In a previous post, I made note of a key-note address given by Guy Kawasaki at the San Francisco Writers Conference which I thought was quite good. Based on the traffic and comments on that post, I think many of you found his simple and clear insights helpful. So I thought I would share three more that I thought were important to remember and share the term he used to describe the new era of publishing.
- Hire a copy editor–I know you have probably heard this comment over and over again, but I don’t think it can be emphasized enough. Too many self published authors think they are one draft wonders. I did not have the exact stats, but Guy shared a personal example where he had gone over the manuscripts numerous times and then submitted to the editor and was shocked at the number of corrections needed. It’s not because he wasn’t a good writer. It just simply illustrates how important it is to have another qualified set of eyes on your work.
- Hire a cover designer–One of the scariest phrases I hear from authors is, “my daughter is an artist”. She may be, but that doesn’t mean she knows how to create the right cover for your book. I have other posts on this blog that talk about cover design. One of them is Six Tips from Wicked Good Book Cover Designers. Lots of good info there are how to determine what you need a cover designer to do.
- Never give up–Again, if you have read this blog, this is not a new statement. In fact one of the secrets of successful self published authors is believing in their work. It was just reassuring to hear Guy say it as well.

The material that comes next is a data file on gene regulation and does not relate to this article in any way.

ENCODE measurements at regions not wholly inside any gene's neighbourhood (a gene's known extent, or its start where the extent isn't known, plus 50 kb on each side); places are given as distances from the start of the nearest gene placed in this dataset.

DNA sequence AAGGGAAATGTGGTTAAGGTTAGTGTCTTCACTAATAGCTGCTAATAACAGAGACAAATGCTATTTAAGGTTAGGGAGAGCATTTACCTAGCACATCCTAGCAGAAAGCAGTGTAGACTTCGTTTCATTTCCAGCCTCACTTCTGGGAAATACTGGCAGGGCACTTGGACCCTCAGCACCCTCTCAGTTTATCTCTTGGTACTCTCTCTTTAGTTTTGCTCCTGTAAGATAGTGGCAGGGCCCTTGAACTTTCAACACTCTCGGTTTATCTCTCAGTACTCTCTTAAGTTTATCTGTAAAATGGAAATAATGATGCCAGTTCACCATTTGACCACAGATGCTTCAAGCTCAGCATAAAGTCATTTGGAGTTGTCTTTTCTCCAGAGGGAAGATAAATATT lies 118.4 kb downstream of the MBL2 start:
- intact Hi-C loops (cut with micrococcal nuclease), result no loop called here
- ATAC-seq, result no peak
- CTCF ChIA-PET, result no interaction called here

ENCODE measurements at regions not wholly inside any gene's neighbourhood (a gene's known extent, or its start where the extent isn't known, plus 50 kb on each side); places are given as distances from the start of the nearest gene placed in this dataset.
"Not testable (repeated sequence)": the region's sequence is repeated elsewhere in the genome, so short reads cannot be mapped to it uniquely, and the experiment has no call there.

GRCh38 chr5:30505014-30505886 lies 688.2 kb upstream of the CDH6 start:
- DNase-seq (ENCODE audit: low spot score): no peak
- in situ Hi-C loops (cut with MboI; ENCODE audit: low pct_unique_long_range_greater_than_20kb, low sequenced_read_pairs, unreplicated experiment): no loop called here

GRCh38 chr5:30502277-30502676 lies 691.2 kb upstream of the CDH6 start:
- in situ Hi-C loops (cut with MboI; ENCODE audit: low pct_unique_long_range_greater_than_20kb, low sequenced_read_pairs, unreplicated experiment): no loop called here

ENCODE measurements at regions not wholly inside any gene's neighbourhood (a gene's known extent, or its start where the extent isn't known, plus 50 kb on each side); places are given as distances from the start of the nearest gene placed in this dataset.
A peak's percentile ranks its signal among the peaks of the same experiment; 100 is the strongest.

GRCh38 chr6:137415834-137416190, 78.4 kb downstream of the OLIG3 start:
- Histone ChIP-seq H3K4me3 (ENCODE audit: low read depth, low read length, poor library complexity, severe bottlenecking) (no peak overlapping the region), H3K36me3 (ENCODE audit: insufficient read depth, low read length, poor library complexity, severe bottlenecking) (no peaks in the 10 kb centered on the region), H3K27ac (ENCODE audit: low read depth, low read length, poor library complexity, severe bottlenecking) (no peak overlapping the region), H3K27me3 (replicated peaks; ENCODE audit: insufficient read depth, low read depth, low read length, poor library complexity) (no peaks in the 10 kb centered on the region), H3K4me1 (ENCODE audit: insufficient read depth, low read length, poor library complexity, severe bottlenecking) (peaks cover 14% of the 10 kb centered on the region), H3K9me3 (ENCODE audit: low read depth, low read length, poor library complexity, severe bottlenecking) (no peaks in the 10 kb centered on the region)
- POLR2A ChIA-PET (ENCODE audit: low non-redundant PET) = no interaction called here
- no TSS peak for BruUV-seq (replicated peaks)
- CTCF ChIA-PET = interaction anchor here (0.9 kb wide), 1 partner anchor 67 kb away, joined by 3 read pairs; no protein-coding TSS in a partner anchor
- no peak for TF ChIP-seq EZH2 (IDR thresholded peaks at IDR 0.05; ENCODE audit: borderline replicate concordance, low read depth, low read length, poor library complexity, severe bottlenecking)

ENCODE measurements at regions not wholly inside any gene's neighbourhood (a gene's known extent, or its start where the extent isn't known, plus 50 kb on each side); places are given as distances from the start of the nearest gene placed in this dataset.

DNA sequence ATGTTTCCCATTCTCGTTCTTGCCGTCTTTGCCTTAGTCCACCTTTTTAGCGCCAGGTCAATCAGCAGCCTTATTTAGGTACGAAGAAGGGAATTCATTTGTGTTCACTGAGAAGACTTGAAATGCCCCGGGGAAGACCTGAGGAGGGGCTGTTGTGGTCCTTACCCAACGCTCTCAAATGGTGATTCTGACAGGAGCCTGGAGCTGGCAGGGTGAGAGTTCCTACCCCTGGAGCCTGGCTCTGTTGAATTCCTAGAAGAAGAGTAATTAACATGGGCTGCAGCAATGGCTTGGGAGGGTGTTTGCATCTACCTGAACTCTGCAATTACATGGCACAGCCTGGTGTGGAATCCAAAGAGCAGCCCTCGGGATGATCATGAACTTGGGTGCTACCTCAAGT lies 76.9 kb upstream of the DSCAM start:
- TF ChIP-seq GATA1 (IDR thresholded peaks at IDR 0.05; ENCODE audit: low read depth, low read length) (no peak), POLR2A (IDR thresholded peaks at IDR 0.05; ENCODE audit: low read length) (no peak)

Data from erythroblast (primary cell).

Finally, Guy suggested that there is a new term needed to describe the way self-publishing has evolved. He compared it to craft brewers or bakers. He said authors now need to think of their work as artisanal publishing. In other words, self publishing is no longer to be thought of as less value, but rather as an important craft. Not everyone agrees with his take, but I think it is further evidence that self publishing has fully arrived. He gave three books as examples of Birds of America by Audubon, Leaves of Grass by Walt Whitman and Fifty Shades of Grey by E.L. James. Quite a diverse list, but each was first self-published and went on to be a big seller and classic.
What do you think? Do we need a new term to describe self-publishing? Do you agree with Guy’s suggestion? Use the comment section to let me know what you think.